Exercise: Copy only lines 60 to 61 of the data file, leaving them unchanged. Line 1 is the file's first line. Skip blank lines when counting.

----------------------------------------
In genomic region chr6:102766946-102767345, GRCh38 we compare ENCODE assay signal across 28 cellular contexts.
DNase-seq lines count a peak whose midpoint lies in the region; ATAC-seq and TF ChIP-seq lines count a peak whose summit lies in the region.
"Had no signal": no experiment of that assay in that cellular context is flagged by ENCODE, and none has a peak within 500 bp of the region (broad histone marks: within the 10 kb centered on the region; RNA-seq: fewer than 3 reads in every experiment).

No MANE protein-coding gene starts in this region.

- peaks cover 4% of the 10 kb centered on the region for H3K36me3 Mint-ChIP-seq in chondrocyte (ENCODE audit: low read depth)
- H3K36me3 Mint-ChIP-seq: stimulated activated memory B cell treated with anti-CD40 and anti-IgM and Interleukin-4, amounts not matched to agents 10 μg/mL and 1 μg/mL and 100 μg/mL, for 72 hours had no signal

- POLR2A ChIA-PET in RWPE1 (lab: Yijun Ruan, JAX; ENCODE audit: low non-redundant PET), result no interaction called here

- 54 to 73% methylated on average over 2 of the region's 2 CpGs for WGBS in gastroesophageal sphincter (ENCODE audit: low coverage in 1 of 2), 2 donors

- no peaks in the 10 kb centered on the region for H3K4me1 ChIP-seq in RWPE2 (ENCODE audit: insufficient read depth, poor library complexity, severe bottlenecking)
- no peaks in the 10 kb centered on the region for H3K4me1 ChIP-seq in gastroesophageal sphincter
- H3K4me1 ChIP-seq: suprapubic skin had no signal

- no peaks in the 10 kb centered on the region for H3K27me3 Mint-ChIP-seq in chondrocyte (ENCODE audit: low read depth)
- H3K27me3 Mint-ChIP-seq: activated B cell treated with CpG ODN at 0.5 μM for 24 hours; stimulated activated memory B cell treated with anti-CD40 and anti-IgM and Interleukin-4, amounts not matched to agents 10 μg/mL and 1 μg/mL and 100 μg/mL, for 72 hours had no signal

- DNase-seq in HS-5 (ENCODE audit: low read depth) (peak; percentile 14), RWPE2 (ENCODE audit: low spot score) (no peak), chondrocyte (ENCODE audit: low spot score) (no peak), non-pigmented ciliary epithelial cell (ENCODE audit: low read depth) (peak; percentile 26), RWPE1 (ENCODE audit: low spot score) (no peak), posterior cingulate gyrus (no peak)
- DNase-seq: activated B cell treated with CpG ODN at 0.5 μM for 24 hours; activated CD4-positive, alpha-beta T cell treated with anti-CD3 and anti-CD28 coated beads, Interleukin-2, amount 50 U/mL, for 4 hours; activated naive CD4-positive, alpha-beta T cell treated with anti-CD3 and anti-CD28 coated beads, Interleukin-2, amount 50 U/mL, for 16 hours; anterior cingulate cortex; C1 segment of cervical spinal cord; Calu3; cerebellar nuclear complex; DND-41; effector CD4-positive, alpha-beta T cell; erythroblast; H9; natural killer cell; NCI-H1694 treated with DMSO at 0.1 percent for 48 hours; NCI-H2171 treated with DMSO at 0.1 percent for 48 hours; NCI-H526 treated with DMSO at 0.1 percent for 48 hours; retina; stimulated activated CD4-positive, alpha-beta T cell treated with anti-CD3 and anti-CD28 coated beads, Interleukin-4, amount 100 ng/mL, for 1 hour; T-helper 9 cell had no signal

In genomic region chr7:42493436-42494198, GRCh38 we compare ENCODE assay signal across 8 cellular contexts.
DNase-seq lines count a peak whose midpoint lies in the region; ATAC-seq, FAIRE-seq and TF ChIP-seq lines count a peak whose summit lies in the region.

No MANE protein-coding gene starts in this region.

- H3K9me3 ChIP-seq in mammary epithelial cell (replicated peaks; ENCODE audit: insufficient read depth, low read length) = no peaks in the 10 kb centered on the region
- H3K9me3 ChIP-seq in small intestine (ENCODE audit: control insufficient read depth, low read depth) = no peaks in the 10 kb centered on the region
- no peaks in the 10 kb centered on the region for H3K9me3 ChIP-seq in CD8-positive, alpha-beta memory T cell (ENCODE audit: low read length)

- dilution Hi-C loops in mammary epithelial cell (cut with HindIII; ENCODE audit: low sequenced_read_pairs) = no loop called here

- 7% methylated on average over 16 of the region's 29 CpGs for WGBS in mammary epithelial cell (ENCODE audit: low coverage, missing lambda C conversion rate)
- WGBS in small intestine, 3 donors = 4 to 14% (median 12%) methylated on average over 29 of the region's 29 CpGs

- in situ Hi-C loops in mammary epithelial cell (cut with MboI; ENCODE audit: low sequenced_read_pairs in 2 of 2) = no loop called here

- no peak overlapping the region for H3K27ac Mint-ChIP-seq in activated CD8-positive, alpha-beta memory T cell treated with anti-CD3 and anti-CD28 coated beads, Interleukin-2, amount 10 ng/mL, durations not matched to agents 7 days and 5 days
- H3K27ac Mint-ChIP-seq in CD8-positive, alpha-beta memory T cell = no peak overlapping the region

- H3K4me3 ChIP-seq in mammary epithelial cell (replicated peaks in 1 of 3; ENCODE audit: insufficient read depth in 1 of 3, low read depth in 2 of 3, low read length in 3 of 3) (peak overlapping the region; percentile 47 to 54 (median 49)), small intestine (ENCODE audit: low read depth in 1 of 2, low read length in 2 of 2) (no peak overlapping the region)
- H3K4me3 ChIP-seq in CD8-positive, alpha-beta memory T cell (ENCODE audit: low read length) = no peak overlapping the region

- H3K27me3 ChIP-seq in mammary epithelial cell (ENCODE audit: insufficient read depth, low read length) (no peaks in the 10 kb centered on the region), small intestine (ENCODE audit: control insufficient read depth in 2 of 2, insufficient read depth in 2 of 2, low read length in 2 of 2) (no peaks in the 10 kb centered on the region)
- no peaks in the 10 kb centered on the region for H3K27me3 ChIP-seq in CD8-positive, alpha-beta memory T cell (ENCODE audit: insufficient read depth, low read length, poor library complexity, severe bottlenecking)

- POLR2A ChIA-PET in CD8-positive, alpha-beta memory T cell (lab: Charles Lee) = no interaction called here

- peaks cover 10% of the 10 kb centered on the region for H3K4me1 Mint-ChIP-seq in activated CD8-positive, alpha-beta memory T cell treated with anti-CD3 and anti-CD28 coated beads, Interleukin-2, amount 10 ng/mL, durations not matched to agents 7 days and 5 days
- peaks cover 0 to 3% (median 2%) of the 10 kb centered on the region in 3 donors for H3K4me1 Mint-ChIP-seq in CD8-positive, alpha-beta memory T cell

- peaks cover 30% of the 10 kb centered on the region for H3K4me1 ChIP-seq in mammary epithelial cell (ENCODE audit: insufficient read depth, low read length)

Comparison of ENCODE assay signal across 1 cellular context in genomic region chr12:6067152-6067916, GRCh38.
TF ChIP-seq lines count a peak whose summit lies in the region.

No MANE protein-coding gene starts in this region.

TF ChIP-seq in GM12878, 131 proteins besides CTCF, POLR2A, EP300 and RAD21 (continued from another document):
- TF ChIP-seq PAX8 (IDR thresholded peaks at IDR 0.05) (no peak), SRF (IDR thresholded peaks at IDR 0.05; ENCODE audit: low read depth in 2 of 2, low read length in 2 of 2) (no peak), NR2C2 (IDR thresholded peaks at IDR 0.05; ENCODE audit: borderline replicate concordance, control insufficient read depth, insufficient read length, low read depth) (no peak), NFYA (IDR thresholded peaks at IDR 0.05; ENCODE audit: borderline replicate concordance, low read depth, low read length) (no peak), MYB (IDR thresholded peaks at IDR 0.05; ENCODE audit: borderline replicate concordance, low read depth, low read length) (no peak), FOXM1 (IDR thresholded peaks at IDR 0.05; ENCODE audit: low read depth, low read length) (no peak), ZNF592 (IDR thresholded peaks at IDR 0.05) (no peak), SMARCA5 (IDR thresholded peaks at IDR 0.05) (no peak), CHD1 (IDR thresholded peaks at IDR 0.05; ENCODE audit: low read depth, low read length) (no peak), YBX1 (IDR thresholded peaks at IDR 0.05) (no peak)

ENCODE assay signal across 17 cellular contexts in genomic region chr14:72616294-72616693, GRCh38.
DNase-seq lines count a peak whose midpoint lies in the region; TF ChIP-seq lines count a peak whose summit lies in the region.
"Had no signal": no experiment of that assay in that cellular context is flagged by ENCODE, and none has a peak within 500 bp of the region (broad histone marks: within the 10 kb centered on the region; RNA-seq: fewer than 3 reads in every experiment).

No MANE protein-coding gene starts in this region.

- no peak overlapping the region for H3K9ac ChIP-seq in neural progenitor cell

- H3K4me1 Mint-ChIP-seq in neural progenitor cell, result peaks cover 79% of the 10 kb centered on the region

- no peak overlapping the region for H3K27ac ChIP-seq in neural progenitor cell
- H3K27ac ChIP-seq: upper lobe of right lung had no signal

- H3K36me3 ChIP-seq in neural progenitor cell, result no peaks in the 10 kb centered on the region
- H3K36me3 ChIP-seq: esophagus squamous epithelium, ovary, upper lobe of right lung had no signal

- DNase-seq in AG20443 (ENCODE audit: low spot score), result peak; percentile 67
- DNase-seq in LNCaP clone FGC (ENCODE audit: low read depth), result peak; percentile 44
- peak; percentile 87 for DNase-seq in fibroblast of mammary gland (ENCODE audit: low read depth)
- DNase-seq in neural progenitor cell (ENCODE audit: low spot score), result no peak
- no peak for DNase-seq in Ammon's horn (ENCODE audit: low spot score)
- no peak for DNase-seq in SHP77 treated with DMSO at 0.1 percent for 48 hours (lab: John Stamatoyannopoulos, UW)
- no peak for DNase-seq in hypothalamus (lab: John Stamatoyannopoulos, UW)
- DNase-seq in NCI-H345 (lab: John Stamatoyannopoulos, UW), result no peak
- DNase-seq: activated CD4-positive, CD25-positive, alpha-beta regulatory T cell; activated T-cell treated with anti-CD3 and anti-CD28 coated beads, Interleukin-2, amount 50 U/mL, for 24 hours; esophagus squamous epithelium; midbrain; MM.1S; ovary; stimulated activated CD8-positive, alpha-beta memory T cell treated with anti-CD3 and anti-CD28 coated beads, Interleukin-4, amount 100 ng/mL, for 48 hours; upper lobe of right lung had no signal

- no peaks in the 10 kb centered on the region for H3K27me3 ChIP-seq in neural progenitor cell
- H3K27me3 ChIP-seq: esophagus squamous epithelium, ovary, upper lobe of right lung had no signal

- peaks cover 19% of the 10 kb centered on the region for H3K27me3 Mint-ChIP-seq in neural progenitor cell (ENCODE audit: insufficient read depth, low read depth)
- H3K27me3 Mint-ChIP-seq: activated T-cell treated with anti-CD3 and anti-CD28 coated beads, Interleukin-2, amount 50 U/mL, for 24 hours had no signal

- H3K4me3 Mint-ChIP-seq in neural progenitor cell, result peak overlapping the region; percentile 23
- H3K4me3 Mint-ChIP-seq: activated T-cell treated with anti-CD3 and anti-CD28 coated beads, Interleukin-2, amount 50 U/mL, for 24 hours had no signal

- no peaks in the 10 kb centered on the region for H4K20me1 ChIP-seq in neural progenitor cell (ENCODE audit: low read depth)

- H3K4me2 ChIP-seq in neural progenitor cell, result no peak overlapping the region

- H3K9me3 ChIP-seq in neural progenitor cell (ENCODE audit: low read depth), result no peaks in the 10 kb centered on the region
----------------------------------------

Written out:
- no peaks in the 10 kb centered on the region for H3K27me3 ChIP-seq in neural progenitor cell
- H3K27me3 ChIP-seq: esophagus squamous epithelium, ovary, upper lobe of right lung had no signal